The Dominican Republic shares the island of Hispaniola with the nation of Haiti. Hispaniola defines the northern rim of the Caribbean Sea along with Cuba, which lies just to the west, and Puerto Rico, Hispaniola's eastern neighbor. The Dominican Republic occupies the western half of the island.
The Dominican Republic is a nation of approximately 5.5 million people. Its significant sources of revenue are the tourist industry, remittances sent home by Dominicans abroad, and the sugar industry. Dominicans speak Spanish as a first language although increasing numbers also speak English. The Dominican Republic has traditionally and predominantly been a Roman Catholic nation. However, there are notable and historic Protestant, Jewish, and Afro-Christian religious communities as well. While the Trujillo government and the Balaguer administration to a lesser degree have emphasized the Spanish ancestry of Dominicans, the population is diverse in its origins. African-descended slaves, Spanish colonizers, and Haitian invaders and later laborers, as well as other Europeans, Middle Eastern and Chinese merchants, and immigrants from neighboring Caribbean islands have all contributed to the diverse population and culture of the Dominican Republic.
In the 1980s, immigration to the United States from the Dominican Republic rose to unprecedented levels. The number of Dominicans legally entering the United States between 1981 and 1990 was far greater than the number of Cubans: indeed, more Dominicans entered the United States in the last decade than any other Western Hemisphere national group except migrants from Mexico .
The Dominican Republic has had a long and often contentious relationship with the United States, its culture, and its citizens. Because of extended periods of U.S. occupation and because of U.S. cultural and political hegemony in the Caribbean basin, Dominicans are familiar with the United States and American culture. U.S. movies and television programs are shown regularly in the Dominican Republic. Baseball is the most popular sport in the country. And American values are admired and emulated by many Dominicans.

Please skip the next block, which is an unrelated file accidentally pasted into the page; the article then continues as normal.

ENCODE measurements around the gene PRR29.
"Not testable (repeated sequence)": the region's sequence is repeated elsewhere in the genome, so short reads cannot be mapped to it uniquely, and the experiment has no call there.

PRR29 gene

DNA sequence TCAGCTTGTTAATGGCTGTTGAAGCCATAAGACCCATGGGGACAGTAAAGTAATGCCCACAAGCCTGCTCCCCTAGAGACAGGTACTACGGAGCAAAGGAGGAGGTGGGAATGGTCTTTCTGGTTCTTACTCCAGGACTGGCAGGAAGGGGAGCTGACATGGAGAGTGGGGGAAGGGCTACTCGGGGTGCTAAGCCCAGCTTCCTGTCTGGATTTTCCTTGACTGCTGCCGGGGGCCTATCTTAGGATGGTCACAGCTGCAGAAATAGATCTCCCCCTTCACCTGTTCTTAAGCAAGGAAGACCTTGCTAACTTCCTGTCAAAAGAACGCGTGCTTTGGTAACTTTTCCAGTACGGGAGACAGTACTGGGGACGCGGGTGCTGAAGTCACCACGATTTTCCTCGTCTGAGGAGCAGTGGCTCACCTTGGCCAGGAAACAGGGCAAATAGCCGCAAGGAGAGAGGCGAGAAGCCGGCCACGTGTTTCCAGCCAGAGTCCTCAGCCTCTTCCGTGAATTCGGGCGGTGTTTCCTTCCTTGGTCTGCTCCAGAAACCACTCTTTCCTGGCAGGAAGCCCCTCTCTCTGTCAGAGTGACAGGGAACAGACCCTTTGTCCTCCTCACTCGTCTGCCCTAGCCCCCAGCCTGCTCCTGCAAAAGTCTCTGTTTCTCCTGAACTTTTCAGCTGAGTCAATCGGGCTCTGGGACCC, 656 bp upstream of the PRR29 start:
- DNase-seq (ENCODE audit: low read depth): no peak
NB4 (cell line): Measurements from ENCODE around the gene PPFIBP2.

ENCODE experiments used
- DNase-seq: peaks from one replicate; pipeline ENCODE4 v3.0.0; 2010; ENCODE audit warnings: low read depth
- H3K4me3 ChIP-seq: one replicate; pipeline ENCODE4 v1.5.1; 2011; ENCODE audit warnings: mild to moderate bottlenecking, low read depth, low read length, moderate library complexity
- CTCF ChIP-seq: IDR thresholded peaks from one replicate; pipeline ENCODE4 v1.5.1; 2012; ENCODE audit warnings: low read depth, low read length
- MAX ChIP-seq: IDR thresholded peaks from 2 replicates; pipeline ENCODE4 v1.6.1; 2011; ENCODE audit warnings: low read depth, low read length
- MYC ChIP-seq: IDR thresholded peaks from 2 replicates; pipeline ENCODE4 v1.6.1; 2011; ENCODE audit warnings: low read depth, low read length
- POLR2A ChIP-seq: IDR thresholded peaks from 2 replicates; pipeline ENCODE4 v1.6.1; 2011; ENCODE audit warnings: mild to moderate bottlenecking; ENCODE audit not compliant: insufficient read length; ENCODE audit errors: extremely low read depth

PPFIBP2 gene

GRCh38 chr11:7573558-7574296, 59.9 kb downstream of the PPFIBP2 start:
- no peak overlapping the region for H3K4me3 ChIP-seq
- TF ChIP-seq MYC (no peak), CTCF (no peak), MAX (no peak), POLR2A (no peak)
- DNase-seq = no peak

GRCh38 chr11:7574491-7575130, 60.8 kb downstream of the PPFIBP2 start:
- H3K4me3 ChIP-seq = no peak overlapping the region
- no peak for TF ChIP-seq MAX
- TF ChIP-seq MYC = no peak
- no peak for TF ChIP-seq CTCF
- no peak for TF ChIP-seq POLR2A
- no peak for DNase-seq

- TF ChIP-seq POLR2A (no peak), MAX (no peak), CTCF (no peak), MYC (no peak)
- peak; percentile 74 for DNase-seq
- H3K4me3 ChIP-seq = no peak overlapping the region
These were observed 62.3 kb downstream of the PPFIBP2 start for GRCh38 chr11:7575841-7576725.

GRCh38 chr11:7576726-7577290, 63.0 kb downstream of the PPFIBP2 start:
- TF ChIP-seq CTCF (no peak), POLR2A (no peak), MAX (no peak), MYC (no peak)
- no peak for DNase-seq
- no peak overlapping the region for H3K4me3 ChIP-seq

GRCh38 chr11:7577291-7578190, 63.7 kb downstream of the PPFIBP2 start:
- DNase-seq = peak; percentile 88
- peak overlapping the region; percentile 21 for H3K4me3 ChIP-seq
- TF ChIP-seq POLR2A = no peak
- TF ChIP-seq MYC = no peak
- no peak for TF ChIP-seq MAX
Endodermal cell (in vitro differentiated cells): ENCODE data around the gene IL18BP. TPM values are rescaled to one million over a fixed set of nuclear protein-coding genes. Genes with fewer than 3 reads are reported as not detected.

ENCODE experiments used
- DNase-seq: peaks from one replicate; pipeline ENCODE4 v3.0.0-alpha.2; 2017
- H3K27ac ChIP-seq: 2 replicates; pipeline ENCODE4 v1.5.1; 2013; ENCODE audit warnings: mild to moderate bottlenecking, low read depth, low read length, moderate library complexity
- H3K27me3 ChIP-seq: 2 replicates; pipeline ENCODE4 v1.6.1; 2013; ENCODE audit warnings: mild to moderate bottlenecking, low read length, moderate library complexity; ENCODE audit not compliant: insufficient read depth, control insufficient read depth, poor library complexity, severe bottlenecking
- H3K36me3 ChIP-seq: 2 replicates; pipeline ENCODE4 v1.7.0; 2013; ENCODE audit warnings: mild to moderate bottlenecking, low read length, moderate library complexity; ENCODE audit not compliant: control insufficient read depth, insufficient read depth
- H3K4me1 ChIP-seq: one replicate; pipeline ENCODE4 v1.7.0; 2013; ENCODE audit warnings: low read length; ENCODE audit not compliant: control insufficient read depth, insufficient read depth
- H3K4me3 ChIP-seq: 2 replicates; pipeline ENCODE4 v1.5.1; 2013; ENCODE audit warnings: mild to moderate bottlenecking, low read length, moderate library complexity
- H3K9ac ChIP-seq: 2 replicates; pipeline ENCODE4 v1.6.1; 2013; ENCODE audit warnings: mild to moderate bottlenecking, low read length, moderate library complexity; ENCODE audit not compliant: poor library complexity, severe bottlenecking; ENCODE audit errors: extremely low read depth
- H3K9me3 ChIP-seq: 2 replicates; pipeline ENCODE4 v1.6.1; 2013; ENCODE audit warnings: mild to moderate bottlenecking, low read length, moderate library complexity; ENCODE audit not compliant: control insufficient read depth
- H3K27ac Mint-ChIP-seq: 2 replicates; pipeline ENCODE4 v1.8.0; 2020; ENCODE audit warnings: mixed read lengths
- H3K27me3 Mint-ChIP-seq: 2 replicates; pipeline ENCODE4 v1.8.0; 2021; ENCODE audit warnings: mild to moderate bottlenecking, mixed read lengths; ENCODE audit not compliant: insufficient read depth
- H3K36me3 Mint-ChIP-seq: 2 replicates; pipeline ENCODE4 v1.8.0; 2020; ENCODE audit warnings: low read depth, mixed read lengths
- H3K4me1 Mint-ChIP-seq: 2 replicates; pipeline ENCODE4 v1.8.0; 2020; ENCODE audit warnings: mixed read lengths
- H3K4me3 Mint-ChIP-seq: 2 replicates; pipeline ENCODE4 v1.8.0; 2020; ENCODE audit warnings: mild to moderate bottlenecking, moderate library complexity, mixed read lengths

According to the 1990 census, most Dominicans have settled in the Northeast (86.3 percent). Though the greatest number reside in New York and New Jersey (nearly 390,000), there are significant Dominican communities in Massachusetts (29,000) and Florida (36,000). These communities are predominantly urban: most Dominicans in New York and New Jersey live in New York City (the Washington Heights neighborhood of Manhattan is one prominent location) and its New Jersey suburbs, while Florida and Massachusetts Dominicans tend to reside in Miami and Boston. By the late 1990s, in New York City, Dominicans were the second largest Hispanic group, after Puerto Ricans. They were also considered the biggest and fastest growing immigrant population in the city.
Many Americans hold several misconceptions about Dominican migrants. Like many other immigrant groups, Dominican migrants have been regarded as coming from the poorest, least educated segment of their country of origin. They have also been accused of placing a substantial burden on federal and state social services. Research conducted in the 1980s has shown both of these ideas to be false. Researchers have reported that the proportion of highly educated Dominicans is greater among the migrant community than among island Dominicans. In the group of Dominicans who entered the country between 1986 and 1991, there were 15,000 professionals. Dominican migrants have also been shown to have more schooling as a group than island Dominicans. Likewise, 99 percent of undocumented immigrants surveyed in 1981 and 85.9 percent of documented immigrants reported that they had never received welfare payments. A majority of both groups also reported that they had never received unemployment compensation or food stamps.